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What is Bipolar & give causes of Bipolar:

• Bipolar is known as a manic depression condition that effects a persons moods, which can swing from one extreme to another. If a person has a bipolar disorder, they will have episodes of:
* Depression - Where you feel very low and lethargic.
* Mania - Where you feel very high and energetic. Causes of bipolar are if a person has a chemical imbalance in the brain & genetics - if family members have the condition. Triggers, stressful circumstance, physical, sexual or emotional abuse.

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Symptoms of Bipolar (Depression):

• Feeling sad & hopeless
• Difficulty concentrating and remembering things
• Suicidal thoughts
• having hallucinations and disturbed or illogical thinking.
• Difficulty sleeping

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Symptoms of Bipolar (Mania):

• Feeling happy, elated or overjoyed.
• Talking very quickly
• Full of energy
• Elogical thinking
• Not eating
• Spending large amounts of money on unaffordable things and not worrying about it.
• Not sleeping
• Feeling self - important
• Getting distracted

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Treatment & Management: Bipolar

• Gp - Prescribe medication to prevent episodes of mania and depression, mood stabilisers taken everyday. Medication to treat main symptoms of depression. Psychological treatment - therapy, Cognitive behavioural therapy, lifestyle change.

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Impact of Biploar:


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What is Down syndrome & give causes of Down syndro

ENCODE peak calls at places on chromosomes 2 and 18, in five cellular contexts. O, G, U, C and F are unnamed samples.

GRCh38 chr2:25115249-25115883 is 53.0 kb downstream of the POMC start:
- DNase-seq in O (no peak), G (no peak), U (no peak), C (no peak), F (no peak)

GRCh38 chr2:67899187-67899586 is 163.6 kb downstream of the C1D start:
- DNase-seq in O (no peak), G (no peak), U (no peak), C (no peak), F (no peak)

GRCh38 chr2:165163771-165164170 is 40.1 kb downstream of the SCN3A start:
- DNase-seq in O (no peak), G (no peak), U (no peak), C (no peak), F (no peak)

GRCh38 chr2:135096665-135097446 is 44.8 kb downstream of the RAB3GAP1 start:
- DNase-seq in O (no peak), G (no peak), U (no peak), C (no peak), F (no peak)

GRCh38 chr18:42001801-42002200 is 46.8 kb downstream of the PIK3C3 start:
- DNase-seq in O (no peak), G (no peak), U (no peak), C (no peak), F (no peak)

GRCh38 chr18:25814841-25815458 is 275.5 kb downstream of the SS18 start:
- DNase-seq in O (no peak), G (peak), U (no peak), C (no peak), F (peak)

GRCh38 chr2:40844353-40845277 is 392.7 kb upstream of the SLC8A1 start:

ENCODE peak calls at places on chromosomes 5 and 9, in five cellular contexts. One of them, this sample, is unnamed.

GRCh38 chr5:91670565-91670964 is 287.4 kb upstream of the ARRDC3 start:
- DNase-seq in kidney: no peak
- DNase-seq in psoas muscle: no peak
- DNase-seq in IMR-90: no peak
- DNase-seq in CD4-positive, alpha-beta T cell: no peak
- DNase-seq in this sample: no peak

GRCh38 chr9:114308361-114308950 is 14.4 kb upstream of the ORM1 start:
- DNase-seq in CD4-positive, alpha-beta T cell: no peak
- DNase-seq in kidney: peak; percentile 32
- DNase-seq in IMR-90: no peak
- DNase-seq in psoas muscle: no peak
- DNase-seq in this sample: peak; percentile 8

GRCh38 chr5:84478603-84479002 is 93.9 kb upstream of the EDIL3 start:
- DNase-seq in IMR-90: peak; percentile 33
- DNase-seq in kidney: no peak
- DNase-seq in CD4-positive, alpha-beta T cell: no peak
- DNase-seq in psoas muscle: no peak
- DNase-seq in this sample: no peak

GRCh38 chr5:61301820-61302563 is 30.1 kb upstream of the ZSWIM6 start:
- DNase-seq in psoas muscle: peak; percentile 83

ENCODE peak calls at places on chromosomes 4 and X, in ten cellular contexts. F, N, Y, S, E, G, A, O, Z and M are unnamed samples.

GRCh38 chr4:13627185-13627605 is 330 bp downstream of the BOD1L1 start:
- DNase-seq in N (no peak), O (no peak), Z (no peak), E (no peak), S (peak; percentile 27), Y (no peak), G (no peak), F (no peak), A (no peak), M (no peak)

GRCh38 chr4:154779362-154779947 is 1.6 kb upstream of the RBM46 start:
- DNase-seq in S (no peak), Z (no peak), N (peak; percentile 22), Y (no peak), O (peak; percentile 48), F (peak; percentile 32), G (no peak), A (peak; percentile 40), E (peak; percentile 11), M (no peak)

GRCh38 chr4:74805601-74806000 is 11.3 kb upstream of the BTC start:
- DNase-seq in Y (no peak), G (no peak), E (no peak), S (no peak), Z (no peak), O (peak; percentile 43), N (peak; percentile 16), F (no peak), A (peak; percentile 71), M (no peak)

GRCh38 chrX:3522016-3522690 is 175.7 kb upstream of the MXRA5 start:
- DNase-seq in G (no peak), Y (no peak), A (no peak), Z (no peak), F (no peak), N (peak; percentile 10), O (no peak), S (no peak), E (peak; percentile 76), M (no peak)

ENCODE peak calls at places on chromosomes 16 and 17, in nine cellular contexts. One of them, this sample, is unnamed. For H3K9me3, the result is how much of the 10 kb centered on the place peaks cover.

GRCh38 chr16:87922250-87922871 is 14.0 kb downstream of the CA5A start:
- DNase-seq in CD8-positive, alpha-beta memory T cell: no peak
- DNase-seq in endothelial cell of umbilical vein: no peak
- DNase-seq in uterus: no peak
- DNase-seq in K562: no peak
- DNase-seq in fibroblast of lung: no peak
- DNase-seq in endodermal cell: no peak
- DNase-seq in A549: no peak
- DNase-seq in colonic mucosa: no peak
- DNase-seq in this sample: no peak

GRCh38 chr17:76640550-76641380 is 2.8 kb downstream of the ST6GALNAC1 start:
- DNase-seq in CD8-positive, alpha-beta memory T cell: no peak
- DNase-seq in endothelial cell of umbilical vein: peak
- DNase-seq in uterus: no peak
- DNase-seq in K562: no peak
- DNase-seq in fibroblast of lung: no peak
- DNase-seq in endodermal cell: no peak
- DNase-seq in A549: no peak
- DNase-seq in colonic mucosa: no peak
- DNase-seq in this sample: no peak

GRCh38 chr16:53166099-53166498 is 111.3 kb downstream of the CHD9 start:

• Down Syndrome is a genetic condition where a person inherits a copy of one chromosome. People with the chromosome syndrome usually have three copies of the syndrome rather than the two. Down syndrome can also cause some levels of learning disability. Causes of Down syndrome is being born with an extra chromosome. Another cause is if the age of the woman when she is pregnant.

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Major signs & symptoms of Down syndrome:

• Flat facial profile - Eyes slant upwards.
• Smaller ears
• Protruding tongue
• Gut problems
• Hearing & sight problem
• Severe learning disabilities
• Weak muscles
• Short, stocky arms & legs
• Bone, muscle, nerve or joint problems.

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Treatment & Management: Downsyndrome

• Physiotherapist - Help child from a young age to improve range of movement (helping child sit up, learn to roll over or walk).
• Speech therapist - Speech therapist to help child communicate more effectively.
• Gp - Deal with any problems child may have & some day to day management.